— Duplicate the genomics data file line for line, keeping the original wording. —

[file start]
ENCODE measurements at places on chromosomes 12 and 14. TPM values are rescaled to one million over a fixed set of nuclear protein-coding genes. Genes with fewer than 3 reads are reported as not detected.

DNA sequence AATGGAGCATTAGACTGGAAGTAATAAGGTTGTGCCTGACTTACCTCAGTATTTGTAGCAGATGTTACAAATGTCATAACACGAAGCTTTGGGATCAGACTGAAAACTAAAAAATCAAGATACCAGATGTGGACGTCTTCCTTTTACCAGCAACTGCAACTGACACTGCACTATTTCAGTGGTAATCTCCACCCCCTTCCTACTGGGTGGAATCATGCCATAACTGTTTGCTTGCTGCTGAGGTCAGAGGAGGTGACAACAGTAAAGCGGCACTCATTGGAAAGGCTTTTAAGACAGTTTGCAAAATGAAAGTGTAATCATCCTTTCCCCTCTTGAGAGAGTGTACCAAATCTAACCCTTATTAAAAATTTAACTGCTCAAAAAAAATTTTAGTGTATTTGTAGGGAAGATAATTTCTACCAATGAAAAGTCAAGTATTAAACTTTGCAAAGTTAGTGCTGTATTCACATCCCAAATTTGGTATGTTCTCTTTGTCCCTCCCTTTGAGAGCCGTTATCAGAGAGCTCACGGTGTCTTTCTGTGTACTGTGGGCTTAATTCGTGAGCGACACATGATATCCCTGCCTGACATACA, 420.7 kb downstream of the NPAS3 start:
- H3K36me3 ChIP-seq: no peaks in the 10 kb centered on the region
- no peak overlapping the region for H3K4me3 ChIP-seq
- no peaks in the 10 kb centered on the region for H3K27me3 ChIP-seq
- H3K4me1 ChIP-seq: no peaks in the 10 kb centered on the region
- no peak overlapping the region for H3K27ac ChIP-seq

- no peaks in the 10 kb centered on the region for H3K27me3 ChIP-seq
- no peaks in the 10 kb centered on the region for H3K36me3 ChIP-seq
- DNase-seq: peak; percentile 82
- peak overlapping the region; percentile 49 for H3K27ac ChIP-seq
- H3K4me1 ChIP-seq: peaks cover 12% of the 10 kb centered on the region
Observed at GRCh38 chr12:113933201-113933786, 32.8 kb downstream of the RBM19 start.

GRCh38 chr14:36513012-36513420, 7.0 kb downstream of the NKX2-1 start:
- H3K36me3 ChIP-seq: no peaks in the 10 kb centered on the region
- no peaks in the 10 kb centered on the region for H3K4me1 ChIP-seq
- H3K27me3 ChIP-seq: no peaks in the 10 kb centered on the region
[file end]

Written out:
ENCODE measurements at places on chromosomes 12 and 14. TPM values are rescaled to one million over a fixed set of nuclear protein-coding genes. Genes with fewer than 3 reads are reported as not detected.

DNA sequence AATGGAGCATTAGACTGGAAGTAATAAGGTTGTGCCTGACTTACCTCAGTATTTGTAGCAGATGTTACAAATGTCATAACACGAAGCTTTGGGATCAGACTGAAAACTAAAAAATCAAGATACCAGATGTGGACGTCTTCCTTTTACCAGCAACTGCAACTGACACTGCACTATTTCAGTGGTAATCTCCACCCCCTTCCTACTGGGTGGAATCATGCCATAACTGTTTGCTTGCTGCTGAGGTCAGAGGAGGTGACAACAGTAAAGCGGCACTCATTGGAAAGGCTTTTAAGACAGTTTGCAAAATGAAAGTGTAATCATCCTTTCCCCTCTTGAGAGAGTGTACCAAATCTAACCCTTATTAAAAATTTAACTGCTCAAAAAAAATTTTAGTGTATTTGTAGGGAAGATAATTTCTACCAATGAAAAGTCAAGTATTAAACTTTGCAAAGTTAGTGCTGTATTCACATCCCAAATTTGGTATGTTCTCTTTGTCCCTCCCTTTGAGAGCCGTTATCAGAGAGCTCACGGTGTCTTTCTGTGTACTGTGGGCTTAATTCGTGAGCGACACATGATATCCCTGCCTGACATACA, 420.7 kb downstream of the NPAS3 start:
- H3K36me3 ChIP-seq: no peaks in the 10 kb centered on the region
- no peak overlapping the region for H3K4me3 ChIP-seq
- no peaks in the 10 kb centered on the region for H3K27me3 ChIP-seq
- H3K4me1 ChIP-seq: no peaks in the 10 kb centered on the region
- no peak overlapping the region for H3K27ac ChIP-seq

- no peaks in the 10 kb centered on the region for H3K27me3 ChIP-seq
- no peaks in the 10 kb centered on the region for H3K36me3 ChIP-seq
- DNase-seq: peak; percentile 82
- peak overlapping the region; percentile 49 for H3K27ac ChIP-seq
- H3K4me1 ChIP-seq: peaks cover 12% of the 10 kb centered on the region
Observed at GRCh38 chr12:113933201-113933786, 32.8 kb downstream of the RBM19 start.

GRCh38 chr14:36513012-36513420, 7.0 kb downstream of the NKX2-1 start:
- H3K36me3 ChIP-seq: no peaks in the 10 kb centered on the region
- no peaks in the 10 kb centered on the region for H3K4me1 ChIP-seq
- H3K27me3 ChIP-seq: no peaks in the 10 kb centered on the region